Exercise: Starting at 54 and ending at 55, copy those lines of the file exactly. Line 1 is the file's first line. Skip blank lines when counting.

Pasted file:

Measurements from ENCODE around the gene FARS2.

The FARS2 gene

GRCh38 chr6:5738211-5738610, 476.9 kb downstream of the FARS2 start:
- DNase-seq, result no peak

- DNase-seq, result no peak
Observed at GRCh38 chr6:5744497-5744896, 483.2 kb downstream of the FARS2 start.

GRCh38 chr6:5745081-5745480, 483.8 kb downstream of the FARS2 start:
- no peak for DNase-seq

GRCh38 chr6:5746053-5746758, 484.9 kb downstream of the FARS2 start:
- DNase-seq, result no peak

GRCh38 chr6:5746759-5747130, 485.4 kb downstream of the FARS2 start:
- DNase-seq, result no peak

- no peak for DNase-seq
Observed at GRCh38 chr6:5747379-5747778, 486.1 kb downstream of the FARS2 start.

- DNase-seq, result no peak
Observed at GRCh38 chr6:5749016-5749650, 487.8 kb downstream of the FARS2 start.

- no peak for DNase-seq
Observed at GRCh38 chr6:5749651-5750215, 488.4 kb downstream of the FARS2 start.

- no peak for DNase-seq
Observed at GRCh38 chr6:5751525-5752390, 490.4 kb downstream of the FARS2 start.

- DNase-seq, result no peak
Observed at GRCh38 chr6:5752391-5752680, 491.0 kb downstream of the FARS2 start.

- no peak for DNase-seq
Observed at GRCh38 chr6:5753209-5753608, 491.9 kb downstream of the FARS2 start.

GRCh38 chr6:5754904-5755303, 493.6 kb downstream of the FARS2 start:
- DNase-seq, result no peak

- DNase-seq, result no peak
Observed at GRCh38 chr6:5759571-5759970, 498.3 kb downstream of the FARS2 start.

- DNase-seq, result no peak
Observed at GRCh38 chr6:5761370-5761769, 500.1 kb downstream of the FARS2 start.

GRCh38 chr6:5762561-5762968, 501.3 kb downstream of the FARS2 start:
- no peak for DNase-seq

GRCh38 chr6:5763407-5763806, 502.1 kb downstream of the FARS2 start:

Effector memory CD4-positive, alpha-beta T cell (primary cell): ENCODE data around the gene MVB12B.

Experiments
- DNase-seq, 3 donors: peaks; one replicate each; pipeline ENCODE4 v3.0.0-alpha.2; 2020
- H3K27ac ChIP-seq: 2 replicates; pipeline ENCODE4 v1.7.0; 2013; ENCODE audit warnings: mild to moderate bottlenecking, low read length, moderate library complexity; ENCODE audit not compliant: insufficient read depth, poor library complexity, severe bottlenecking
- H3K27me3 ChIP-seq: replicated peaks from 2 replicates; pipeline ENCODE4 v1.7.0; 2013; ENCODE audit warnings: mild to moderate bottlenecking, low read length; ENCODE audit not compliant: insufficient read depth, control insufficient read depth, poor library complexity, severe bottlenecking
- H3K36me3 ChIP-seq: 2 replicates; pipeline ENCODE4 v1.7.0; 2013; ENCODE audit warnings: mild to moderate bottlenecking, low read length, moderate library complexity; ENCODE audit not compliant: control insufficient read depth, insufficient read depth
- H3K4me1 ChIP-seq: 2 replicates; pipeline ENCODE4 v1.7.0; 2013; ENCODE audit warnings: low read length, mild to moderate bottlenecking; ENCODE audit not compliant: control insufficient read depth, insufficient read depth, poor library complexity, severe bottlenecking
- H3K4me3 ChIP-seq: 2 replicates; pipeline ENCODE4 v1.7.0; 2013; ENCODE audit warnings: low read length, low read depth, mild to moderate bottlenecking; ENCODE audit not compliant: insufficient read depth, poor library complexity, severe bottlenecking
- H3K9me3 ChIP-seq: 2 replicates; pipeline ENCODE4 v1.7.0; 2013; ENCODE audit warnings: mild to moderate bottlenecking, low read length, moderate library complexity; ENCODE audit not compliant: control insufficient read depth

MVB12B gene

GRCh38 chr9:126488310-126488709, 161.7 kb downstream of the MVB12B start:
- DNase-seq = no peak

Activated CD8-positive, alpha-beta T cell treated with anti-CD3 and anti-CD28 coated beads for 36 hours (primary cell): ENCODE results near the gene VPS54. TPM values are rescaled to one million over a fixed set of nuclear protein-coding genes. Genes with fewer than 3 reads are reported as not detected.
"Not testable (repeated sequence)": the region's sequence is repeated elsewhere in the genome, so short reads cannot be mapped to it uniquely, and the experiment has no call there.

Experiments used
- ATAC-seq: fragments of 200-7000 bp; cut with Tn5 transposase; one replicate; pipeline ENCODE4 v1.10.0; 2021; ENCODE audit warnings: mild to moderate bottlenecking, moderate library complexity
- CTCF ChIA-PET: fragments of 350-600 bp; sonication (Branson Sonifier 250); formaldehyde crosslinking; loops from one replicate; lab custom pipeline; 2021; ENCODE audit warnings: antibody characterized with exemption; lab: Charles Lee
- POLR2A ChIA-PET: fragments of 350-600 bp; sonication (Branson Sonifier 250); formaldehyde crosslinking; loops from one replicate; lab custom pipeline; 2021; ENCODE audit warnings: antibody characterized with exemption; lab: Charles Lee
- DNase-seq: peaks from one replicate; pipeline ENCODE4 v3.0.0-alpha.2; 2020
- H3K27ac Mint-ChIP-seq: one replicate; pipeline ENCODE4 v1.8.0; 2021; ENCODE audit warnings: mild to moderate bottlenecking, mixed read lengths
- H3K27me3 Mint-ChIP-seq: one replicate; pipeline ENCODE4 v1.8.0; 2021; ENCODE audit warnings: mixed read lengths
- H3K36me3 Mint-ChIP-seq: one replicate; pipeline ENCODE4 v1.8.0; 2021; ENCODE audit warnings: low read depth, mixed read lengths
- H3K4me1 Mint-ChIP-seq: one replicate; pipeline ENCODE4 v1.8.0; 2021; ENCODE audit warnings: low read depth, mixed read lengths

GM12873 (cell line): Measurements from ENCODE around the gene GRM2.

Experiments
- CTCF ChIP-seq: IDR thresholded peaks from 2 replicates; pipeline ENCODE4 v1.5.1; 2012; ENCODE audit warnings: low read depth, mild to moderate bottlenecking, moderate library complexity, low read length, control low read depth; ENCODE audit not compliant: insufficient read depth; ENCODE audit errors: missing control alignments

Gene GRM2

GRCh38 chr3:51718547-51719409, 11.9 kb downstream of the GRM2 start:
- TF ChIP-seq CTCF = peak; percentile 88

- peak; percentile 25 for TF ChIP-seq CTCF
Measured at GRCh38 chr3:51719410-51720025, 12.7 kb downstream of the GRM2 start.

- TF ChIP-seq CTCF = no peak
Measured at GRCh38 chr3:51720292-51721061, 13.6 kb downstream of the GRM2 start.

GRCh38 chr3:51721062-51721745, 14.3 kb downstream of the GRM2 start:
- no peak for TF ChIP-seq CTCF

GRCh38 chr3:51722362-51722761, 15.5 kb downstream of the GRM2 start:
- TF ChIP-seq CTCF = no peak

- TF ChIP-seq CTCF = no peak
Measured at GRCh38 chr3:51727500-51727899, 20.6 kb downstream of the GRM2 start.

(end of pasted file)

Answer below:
- H3K27me3 Mint-ChIP-seq: one replicate; pipeline ENCODE4 v1.8.0; 2021; ENCODE audit warnings: mixed read lengths
- H3K36me3 Mint-ChIP-seq: one replicate; pipeline ENCODE4 v1.8.0; 2021; ENCODE audit warnings: low read depth, mixed read lengths